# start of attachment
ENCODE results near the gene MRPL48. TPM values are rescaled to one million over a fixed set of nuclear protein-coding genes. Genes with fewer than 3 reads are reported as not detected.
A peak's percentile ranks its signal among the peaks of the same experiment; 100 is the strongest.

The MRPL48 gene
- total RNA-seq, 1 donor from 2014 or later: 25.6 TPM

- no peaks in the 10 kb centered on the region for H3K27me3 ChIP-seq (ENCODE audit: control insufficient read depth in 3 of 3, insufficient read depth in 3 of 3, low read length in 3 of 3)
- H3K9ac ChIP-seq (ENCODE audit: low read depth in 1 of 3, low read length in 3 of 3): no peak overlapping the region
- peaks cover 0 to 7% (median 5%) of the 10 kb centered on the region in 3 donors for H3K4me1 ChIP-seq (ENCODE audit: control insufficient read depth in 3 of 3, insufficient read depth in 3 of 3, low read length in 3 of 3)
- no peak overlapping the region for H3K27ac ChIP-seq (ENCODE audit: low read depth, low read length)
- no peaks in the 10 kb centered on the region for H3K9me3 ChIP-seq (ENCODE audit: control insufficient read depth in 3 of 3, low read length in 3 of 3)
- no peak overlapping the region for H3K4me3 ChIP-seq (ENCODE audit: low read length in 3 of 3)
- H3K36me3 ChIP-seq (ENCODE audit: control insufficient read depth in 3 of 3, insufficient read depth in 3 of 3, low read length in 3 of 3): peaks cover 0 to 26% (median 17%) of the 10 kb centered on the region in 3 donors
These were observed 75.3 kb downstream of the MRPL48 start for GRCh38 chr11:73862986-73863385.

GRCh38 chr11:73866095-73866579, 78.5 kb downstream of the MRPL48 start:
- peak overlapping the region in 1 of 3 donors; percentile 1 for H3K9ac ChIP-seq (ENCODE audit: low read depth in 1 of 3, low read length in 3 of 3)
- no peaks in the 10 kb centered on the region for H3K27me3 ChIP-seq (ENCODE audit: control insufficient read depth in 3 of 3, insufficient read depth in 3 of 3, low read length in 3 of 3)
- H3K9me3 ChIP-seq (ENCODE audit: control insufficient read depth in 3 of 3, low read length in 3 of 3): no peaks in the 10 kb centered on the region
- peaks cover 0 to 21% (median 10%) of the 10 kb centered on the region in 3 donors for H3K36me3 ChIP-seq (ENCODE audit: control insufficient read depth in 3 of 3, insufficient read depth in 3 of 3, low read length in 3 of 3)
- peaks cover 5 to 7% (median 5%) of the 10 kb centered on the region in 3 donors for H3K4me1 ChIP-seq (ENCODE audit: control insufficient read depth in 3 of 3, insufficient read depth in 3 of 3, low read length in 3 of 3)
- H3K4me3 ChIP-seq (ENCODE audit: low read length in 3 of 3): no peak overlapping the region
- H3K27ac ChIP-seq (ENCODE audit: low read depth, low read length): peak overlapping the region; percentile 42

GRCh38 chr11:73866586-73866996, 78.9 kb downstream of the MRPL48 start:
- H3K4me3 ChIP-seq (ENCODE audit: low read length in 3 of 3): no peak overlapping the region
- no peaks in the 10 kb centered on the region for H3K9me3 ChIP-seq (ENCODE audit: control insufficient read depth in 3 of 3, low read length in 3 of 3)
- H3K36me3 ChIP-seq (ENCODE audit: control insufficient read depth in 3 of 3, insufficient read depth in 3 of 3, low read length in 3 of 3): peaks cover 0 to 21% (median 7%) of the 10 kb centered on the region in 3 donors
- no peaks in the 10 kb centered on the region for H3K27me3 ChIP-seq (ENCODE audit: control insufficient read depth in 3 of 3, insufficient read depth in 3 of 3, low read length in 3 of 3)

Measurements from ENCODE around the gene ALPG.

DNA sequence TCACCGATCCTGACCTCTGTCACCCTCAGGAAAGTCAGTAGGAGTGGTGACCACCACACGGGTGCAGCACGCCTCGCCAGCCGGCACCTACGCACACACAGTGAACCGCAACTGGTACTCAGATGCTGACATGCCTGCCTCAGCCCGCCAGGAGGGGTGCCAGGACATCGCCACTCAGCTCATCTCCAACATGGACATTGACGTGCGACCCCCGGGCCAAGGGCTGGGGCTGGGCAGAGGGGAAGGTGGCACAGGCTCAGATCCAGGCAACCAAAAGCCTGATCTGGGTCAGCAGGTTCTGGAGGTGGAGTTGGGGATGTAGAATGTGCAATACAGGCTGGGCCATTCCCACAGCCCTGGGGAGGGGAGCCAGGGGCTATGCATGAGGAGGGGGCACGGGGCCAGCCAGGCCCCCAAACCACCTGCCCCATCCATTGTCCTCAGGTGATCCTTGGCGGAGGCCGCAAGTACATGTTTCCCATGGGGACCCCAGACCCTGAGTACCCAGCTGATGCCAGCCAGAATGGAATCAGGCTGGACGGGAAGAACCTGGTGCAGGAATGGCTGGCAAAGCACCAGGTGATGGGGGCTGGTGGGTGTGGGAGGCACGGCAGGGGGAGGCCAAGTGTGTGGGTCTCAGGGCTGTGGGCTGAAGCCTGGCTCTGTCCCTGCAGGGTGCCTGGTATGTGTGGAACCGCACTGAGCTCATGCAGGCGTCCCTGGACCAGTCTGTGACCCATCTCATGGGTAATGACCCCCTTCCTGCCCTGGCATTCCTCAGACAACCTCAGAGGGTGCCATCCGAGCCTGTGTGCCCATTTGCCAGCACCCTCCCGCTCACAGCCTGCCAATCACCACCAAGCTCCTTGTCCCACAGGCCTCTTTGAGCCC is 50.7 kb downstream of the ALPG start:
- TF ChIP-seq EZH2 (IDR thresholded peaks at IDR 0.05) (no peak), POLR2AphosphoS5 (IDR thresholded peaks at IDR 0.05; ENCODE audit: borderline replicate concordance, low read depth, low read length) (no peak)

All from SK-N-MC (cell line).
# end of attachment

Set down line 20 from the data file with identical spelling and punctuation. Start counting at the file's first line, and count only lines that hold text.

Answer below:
- H3K27ac ChIP-seq (ENCODE audit: low read depth, low read length): peak overlapping the region; percentile 42